It’s all set in the late ’40s (mostly 1949) and 1964-65, but only the furniture (cars, hairstyles, WWII uniforms) makes it feel like a period story. I suspect there are multiple expressions used in dialog that are anachronistic; this feels like a contemporary story told in a different time to make the Nazi/WWII connection make sense.

All in all, this has pretty much exactly the strengths and weaknesses of a book that a respected but idiosyncratic creator worked on quietly and alone for decades: it looks great, it has a lot of good ideas and moments, the characterization is excellent. But it’s also lumpy, with a structure that feels like a sequence of pages in the order that the creator thought of them rather than the order that would best serve the story, and later revelations that are not adequately set up. It’s good, but you can see the better book that it should have been.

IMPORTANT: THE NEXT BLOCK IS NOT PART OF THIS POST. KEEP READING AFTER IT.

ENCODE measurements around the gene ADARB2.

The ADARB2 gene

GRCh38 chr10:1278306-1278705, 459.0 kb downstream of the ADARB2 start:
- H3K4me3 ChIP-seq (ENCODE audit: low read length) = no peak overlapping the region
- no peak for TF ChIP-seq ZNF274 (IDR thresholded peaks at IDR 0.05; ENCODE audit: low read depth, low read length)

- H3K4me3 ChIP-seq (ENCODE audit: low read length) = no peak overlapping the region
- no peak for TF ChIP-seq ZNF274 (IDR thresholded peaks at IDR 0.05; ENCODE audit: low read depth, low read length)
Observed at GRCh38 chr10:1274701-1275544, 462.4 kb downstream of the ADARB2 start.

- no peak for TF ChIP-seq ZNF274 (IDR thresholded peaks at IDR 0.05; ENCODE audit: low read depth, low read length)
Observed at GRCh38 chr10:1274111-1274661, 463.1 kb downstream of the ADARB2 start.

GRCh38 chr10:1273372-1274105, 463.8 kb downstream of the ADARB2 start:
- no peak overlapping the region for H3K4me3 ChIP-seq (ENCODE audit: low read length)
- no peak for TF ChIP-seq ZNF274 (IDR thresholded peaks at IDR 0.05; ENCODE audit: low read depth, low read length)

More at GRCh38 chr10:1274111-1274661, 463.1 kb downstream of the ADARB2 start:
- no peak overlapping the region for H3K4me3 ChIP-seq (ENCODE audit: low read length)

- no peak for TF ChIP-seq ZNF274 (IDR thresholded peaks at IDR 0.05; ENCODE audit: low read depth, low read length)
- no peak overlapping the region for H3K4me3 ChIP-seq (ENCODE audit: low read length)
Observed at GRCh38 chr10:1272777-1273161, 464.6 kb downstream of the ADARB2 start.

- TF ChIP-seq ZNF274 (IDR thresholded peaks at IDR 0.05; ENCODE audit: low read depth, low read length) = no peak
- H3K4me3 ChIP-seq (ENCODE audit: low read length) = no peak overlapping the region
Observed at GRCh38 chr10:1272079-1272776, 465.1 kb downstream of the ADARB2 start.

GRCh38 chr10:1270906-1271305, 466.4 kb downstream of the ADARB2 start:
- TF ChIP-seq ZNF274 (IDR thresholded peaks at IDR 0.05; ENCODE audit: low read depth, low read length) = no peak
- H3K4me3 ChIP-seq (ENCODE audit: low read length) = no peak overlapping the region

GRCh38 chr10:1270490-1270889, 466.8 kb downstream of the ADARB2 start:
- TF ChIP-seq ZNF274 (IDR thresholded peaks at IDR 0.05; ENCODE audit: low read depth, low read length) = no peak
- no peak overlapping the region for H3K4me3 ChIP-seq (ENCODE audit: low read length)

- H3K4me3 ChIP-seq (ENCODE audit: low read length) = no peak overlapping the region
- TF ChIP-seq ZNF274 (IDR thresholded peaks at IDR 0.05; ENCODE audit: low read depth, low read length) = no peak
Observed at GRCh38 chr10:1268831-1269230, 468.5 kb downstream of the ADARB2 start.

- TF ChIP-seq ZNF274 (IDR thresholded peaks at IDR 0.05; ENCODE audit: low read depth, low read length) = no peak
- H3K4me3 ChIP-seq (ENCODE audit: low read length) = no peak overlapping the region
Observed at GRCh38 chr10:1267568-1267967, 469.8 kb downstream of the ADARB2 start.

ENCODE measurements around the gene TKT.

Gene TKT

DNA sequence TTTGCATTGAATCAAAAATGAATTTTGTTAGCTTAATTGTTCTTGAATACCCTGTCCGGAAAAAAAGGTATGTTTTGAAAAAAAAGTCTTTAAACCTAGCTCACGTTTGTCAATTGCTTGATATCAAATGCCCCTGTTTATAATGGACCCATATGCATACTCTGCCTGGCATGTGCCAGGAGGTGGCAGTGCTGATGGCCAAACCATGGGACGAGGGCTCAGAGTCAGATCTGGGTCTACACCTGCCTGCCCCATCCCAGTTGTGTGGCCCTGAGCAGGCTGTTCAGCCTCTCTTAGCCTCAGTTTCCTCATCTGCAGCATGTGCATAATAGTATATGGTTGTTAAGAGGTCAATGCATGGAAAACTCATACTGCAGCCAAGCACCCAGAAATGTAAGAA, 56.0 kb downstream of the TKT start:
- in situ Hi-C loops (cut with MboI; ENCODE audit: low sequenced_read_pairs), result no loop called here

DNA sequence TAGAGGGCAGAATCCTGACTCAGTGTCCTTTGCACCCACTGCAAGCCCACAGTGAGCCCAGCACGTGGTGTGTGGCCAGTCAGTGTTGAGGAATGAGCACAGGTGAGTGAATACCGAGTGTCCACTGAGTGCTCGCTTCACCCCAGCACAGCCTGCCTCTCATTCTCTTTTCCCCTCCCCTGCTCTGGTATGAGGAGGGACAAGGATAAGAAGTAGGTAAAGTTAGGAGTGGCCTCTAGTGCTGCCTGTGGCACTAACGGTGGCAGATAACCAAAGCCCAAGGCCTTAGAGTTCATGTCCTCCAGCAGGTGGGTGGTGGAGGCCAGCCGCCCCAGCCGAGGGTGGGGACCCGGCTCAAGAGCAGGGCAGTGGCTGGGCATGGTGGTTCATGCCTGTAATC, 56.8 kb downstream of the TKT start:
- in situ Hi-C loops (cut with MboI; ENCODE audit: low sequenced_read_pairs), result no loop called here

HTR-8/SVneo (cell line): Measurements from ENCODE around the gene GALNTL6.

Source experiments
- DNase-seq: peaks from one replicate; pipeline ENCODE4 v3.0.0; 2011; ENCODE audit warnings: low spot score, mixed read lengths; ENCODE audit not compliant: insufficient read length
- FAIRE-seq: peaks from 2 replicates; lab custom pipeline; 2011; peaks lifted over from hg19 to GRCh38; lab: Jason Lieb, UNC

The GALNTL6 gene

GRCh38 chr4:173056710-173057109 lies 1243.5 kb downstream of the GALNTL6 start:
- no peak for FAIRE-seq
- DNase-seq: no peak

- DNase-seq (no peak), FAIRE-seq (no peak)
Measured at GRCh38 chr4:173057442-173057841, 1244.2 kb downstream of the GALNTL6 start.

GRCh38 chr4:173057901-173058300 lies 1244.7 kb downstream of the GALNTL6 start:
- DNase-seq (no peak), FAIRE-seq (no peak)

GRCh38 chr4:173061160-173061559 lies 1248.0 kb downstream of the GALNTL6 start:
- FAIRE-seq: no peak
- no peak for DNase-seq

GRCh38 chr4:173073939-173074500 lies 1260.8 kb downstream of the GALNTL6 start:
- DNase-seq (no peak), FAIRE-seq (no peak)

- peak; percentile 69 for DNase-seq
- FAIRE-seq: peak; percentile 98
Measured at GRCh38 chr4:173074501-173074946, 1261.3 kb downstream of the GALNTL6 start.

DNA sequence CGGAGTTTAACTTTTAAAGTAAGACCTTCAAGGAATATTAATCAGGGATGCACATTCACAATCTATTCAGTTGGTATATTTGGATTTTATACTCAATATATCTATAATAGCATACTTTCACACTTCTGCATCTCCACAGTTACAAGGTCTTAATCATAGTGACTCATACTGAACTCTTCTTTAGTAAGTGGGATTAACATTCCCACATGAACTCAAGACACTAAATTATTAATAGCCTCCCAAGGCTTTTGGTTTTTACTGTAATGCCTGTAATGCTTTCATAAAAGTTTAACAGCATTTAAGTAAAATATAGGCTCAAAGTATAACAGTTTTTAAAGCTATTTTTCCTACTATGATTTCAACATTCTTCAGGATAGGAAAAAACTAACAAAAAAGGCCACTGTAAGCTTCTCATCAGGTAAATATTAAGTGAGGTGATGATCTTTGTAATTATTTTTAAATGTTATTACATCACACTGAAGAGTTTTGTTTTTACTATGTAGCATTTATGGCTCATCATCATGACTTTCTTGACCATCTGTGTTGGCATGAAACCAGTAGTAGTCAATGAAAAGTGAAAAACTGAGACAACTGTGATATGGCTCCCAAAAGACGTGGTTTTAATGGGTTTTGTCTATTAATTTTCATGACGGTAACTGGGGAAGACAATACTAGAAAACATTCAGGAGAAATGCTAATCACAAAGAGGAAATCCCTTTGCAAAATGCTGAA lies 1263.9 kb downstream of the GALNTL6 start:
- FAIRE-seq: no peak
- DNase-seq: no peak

Reposted from The Antick Musings of G.B.H. Hornswoggler, Gent.

Patience by Daniel Clowes

Patience by Daniel Clowes

It’s never a good thing to realize, halfway through, that you’ve read a book before. Especially when you’ve just bought a shiny new copy, and the realization includes the fact that another copy – just as shiny, also bought new – is probably on a shelf upstairs in your house. (I haven’t looked yet; maybe it isn’t. Maybe I read it from a library the first time?)

You see, if you read a book again on purpose, that’s fine: it means you remember it, and want to experience it again. And reading a new book is obviously normal. But thinking it’s new to you when it isn’t – that’s not a good experience.

So I re-read Patience  yesterday (as I write this). It was the 2016 graphic novel from Daniel Clowes, and is still his most recent book. I read it for the first time in 2017, and let me take a second to re-read what I wrote about it then.

OK, I agree with all of that. Clearly I didn’t remember it deeply, and I trusted my Books Wanted list more than I should have, but it’s a solid Clowes story, very much in his usual style and manner. For all of Clowes’s characters’ histrionics